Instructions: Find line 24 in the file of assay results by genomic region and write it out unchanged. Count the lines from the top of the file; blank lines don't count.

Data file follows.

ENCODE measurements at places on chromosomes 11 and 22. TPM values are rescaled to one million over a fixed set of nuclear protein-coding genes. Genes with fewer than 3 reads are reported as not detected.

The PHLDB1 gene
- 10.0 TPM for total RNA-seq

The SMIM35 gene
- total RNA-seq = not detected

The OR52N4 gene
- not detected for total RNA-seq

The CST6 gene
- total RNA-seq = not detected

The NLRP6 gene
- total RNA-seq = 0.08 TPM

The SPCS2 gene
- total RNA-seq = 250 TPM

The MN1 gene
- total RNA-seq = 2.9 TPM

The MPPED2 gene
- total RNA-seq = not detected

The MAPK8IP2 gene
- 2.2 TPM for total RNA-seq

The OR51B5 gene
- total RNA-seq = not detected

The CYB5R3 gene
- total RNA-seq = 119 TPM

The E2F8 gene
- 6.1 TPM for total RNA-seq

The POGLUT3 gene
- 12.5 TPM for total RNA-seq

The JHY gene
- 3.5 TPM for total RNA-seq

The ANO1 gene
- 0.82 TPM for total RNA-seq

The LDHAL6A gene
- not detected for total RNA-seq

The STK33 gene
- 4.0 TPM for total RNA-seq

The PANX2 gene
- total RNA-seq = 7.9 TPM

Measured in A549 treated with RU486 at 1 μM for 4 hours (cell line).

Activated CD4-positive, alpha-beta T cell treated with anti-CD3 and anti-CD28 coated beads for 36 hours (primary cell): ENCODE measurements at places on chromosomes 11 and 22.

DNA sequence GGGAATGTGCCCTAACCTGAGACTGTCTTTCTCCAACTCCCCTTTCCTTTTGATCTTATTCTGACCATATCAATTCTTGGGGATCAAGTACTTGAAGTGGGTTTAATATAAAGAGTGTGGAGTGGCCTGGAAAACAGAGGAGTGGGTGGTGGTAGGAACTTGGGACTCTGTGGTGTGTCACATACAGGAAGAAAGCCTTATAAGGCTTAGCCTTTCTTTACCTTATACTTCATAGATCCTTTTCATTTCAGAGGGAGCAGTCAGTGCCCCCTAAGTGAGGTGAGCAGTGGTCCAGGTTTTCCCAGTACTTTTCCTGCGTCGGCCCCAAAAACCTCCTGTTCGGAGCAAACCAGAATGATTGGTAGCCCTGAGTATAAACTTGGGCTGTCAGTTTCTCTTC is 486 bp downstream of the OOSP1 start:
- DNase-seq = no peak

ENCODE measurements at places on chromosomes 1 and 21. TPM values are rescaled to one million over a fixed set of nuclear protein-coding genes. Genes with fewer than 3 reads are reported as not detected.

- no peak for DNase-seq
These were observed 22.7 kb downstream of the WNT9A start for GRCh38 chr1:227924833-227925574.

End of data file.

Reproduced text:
The E2F8 gene